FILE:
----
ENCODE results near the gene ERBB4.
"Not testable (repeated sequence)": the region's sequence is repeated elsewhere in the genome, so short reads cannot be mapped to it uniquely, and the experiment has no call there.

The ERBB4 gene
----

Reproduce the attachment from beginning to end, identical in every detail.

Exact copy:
ENCODE results near the gene ERBB4.
"Not testable (repeated sequence)": the region's sequence is repeated elsewhere in the genome, so short reads cannot be mapped to it uniquely, and the experiment has no call there.

The ERBB4 gene